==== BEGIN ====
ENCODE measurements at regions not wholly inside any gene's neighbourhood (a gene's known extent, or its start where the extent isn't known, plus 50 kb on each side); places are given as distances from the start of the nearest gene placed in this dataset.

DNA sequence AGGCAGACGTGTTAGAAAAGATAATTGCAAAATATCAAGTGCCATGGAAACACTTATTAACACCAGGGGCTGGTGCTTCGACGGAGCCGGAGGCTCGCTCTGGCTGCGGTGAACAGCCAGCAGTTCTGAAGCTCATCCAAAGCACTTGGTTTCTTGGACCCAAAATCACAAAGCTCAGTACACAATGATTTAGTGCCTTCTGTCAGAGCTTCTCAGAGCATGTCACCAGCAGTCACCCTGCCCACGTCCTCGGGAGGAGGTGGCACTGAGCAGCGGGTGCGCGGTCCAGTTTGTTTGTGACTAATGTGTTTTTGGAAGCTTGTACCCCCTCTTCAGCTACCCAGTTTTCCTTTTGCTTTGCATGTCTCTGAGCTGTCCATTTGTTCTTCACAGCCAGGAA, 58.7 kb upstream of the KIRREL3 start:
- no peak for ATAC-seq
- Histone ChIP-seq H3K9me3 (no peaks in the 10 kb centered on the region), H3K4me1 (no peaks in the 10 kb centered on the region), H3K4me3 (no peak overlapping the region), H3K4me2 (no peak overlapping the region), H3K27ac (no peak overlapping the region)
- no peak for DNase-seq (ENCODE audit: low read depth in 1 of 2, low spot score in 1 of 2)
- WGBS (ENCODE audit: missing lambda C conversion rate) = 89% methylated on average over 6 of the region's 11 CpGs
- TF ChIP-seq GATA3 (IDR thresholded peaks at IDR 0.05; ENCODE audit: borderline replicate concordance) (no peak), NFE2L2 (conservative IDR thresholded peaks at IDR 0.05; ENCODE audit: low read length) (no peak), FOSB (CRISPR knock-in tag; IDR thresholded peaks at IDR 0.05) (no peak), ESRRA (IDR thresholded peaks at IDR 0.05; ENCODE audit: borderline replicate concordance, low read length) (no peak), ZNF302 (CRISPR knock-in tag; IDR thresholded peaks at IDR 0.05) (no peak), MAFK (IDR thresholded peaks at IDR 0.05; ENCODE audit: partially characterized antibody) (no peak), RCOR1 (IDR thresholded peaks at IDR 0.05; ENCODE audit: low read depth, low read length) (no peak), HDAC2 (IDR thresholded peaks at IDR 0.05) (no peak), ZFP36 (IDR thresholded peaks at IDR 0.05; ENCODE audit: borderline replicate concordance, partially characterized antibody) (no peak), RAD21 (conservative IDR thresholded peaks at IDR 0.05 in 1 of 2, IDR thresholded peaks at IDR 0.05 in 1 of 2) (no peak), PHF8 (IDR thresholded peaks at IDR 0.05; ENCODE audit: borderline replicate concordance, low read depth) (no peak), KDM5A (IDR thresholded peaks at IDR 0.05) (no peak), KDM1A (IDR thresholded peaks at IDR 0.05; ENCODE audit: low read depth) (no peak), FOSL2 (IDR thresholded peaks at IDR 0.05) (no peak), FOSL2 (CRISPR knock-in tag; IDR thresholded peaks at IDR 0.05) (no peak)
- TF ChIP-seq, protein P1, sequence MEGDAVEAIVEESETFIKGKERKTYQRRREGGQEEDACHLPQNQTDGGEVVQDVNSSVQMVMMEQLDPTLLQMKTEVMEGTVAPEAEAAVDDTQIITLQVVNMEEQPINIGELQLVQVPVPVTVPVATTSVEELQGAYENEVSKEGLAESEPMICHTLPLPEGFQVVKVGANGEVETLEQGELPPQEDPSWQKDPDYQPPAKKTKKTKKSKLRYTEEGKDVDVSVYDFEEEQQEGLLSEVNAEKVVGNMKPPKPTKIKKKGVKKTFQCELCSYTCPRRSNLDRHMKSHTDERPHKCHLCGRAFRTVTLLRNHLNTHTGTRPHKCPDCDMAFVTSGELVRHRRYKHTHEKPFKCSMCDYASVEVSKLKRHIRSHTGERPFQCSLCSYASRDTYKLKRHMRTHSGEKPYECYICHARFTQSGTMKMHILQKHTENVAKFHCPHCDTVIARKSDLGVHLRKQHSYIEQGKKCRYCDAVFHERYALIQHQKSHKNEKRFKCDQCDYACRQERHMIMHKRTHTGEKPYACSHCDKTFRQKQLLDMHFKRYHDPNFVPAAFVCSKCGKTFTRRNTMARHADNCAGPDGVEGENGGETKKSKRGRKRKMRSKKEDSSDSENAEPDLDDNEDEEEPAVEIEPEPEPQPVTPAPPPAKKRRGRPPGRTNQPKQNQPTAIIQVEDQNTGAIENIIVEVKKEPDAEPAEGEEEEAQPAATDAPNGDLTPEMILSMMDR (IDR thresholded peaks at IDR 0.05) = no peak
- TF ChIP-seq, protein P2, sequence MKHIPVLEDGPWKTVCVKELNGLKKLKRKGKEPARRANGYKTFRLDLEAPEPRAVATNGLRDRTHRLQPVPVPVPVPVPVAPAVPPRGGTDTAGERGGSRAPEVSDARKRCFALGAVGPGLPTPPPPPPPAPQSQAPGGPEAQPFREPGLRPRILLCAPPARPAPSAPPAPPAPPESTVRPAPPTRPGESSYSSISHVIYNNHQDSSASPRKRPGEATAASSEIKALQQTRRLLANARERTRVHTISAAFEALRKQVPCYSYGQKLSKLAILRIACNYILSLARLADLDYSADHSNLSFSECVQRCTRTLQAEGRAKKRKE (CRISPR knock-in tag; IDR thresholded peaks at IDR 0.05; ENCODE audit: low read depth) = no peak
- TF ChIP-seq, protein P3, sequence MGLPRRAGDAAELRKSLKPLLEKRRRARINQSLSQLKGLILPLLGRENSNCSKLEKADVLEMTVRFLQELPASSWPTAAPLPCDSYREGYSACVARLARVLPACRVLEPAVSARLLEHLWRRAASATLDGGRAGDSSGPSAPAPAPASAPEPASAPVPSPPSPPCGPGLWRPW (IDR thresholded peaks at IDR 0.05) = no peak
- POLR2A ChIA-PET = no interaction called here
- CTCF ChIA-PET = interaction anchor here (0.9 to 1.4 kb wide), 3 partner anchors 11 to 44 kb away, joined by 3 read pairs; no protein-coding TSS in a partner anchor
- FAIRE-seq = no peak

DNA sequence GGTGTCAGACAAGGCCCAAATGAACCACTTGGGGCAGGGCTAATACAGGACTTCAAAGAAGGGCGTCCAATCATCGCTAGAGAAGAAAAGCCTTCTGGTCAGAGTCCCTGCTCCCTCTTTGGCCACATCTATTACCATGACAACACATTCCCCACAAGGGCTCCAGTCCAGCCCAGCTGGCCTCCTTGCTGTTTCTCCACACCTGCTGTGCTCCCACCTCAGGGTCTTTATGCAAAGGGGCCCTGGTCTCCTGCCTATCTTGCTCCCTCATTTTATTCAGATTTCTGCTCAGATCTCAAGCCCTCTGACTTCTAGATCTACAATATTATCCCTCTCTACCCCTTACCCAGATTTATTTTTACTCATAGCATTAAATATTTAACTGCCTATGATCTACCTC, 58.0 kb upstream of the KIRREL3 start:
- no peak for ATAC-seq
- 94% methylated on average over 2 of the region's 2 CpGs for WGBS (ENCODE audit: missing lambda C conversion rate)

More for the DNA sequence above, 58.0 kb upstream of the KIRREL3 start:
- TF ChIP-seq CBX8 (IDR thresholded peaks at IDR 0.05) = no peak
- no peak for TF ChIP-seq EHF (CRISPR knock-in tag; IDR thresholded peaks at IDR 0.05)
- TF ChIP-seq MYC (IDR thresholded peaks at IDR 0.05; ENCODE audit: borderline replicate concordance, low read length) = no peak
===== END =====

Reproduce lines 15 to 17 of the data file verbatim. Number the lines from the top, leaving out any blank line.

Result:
- no peak for ATAC-seq
- 94% methylated on average over 2 of the region's 2 CpGs for WGBS (ENCODE audit: missing lambda C conversion rate)

More for the DNA sequence above, 58.0 kb upstream of the KIRREL3 start: